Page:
HENRICO COUNTY, Va. -- The Henrico County woman arrested for lying to the FBI about her relationship with the terrorism group ISIS recently worked at Diamond Concepts at Chesterfield Towne Center.
A manager at Diamond Concepts said Coffman was no longer with the company and added the business was cooperating with the investigation.
Coffman appeared in court Wednesday with her ankles shackled and her hair wet as though she had just emerged from a shower.
Coffman stood slightly hunched over in Judge David Novak's courtroom as she waived her right to a preliminary hearing to challenge the charge. Coffman also waived her right to a hearing on whether she should be detained or not.
As a result, Coffman will stay in jail before her trial begins.
Judge Novak also told Coffman she needed more than one attorney. Coffman agreed and Novak appointed her s public defender.
"I think the judge wants to make sure there is an appearance that she is receiving justice," CBS 6 legal analyst Todd Stone said.
However, Coffman's arrest is attracting some criticism.
Dr. Thomas Badey, a professor at Randolph Macon, told CBS 6 there is a reason to question the FBI's use of resources allocating seven months to Coffman investigation.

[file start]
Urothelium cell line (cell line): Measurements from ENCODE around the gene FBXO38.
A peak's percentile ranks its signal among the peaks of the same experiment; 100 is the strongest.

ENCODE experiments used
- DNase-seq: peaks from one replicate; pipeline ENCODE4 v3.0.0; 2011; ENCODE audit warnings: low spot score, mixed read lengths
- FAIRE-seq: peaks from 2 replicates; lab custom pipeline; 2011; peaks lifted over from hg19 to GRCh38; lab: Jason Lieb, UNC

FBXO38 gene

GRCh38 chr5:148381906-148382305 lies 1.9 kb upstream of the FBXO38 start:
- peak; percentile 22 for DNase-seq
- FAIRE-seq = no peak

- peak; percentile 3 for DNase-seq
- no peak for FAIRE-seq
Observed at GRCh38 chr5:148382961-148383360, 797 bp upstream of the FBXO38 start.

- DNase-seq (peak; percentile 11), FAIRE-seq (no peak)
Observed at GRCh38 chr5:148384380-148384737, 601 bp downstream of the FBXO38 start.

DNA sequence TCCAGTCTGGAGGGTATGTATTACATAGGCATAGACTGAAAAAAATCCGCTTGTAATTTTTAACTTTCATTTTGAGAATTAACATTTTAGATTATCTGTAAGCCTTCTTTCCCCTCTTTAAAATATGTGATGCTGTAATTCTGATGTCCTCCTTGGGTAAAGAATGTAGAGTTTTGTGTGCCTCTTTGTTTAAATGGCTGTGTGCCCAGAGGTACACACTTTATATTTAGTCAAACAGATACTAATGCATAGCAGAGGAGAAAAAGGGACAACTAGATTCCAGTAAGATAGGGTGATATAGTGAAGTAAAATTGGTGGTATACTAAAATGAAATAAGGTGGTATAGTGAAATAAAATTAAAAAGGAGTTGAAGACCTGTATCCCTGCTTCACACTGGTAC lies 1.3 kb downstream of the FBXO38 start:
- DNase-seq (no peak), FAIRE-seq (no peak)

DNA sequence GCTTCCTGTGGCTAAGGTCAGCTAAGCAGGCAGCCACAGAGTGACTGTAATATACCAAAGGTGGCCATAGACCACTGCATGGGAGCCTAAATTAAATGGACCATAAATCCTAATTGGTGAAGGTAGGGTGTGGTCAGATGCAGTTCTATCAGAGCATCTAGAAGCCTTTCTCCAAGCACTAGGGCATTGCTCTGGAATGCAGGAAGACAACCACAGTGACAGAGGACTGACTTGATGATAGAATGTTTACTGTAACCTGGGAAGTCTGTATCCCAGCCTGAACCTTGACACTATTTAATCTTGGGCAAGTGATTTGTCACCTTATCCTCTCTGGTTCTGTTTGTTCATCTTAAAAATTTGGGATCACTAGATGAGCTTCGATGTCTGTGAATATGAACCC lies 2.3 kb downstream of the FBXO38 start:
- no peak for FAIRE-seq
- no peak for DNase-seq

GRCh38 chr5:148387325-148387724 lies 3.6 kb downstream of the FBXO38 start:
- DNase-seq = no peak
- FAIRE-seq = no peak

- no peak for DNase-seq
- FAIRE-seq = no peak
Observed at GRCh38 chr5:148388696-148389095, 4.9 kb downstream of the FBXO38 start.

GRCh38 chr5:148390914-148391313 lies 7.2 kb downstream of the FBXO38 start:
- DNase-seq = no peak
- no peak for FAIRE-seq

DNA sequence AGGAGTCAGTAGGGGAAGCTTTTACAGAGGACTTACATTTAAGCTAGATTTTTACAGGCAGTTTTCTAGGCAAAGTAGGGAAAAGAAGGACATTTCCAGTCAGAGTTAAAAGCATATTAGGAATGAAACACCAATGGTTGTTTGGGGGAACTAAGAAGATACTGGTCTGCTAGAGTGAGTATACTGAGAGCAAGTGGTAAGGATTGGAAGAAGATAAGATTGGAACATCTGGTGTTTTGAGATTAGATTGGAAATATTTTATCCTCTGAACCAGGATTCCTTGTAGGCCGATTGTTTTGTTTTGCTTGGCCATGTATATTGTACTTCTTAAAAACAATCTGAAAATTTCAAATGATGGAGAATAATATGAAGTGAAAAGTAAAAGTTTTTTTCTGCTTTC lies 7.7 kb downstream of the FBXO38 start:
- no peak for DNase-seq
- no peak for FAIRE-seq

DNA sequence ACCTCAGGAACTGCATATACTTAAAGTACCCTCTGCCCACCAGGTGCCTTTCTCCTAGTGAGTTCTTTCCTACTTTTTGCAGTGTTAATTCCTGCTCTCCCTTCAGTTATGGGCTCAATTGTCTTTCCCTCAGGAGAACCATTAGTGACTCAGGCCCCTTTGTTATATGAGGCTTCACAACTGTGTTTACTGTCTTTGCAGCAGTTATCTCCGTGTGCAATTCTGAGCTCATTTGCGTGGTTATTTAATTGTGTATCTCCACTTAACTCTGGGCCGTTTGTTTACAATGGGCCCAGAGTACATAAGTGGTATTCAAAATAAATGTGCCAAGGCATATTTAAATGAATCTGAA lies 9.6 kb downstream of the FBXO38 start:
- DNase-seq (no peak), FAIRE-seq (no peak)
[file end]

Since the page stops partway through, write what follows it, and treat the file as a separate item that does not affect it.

"It seems like we are playing 'whack a mole' with a lot of moles and we really are only catching the small fish whether than looking at people who have the actual capability to do terror," Badey said.
Badey pointed out that Coffman has only been charged with essentially lying to federal agents and not a more serious charge like providing active support to a terrorist organization.
"If the FBI had real evidence of that they would of charged her with that along the way," Badey added.
Coffman could face eight years behind bars and upwards of $250,000 in fines.
Woman's relatives on allegations
One of Coffman's relatives said Coffman was "pro-ISIS," but that she "did it for the attention." She said family members were "sickened" by the allegation.
According to the criminal complaint, Coffman appeared to have been the focus of a FBI sting operation following some of her Facebook activity.
Some of her posts include "I love ISIS."
In another post she claimed her sister was interested writing "my dad is a little angry because I got her into liking all this jihad stuff."
In July Coffman allegedly wrote in regards to gays -- "They should all die."
The criminal complaint also said she met with an undercover FBI agent on several occasions to discuss safe ways into Syria.
Coffman's attorney, Mark Henry Schmidt, told the Washington Post this was a case of "Facebook going badly."
The lead prosecutors in this case are Jessica Aber, who most recently worked on the Bob McDonnell corruption trial, and Michael Gill, who prosecuted the Michael Vick case.